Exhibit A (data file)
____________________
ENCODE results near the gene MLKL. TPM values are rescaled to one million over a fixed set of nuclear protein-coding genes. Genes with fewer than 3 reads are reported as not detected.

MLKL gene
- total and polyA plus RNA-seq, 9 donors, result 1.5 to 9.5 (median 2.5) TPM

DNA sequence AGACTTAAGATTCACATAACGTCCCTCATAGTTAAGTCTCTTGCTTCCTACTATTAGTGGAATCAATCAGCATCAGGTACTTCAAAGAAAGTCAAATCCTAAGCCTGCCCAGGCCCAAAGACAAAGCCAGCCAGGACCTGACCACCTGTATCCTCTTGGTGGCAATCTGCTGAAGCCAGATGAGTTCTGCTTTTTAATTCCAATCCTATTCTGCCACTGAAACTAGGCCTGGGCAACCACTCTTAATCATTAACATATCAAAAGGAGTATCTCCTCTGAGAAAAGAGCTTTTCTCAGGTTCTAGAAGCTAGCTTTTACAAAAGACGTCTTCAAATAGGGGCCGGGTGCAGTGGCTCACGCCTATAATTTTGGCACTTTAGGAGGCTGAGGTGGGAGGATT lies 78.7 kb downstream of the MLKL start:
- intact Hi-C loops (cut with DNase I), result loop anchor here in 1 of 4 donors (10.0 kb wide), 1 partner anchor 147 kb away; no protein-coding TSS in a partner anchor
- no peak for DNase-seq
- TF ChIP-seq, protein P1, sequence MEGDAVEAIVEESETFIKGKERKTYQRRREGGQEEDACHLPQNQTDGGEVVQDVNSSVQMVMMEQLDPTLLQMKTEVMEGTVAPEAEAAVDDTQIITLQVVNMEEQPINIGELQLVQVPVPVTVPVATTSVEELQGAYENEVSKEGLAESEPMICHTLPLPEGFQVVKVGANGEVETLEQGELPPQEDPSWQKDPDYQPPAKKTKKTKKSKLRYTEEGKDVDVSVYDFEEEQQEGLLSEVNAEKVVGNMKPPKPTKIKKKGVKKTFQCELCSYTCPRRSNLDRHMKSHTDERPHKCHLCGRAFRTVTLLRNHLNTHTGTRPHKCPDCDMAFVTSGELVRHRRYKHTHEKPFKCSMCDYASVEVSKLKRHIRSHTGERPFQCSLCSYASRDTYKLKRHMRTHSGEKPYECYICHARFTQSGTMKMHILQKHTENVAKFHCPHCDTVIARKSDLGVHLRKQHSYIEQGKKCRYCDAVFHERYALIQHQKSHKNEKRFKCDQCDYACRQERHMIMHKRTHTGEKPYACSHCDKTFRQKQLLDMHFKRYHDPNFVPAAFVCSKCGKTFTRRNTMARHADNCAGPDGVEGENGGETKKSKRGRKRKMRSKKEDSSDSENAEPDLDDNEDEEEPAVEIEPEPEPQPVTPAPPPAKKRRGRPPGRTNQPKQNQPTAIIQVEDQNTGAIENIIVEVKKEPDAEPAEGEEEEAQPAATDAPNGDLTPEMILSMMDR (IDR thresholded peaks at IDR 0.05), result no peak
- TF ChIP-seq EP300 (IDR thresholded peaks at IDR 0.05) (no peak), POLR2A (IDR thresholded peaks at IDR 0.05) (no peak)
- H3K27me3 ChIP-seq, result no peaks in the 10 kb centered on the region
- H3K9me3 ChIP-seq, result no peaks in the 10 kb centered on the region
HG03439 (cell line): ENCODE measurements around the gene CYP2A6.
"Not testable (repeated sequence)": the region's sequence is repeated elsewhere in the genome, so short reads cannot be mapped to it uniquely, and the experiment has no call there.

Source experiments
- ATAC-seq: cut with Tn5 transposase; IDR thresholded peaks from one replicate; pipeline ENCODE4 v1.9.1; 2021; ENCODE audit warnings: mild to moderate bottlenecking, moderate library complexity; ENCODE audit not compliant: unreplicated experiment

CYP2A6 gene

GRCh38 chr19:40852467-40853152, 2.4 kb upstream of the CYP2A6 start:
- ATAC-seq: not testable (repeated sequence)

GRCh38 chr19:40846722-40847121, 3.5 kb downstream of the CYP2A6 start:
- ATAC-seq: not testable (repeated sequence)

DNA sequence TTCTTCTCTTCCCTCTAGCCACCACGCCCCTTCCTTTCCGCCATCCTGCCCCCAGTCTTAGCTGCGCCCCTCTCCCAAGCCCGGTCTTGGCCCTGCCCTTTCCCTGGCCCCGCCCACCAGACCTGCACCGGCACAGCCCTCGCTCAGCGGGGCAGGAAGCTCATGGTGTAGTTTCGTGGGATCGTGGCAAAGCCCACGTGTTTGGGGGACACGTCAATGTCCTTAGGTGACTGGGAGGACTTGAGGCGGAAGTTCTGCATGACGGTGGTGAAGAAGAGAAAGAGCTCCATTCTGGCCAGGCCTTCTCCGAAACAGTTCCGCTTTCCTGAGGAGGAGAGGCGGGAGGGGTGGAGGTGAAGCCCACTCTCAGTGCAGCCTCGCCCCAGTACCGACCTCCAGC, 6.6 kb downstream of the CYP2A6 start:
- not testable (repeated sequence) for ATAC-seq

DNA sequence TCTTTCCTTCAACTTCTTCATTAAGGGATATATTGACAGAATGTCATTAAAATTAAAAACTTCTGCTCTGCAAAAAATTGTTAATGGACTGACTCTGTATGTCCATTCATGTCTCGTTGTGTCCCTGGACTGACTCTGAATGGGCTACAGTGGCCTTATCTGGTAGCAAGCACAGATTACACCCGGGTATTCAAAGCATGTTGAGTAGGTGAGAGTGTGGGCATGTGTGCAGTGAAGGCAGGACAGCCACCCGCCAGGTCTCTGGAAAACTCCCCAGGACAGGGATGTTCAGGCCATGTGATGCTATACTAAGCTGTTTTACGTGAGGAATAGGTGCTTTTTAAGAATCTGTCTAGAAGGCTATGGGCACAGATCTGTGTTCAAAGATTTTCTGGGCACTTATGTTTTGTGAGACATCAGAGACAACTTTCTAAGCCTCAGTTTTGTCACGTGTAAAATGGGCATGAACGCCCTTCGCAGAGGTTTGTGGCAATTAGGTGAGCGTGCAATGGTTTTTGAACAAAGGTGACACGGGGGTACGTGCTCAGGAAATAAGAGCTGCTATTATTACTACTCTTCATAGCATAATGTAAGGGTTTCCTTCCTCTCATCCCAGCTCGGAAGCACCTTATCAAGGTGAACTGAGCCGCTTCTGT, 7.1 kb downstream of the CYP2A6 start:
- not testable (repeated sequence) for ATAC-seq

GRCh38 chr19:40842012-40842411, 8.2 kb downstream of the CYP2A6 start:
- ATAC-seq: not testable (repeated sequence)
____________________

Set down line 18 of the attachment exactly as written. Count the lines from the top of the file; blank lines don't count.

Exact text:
GRCh38 chr19:40846722-40847121, 3.5 kb downstream of the CYP2A6 start: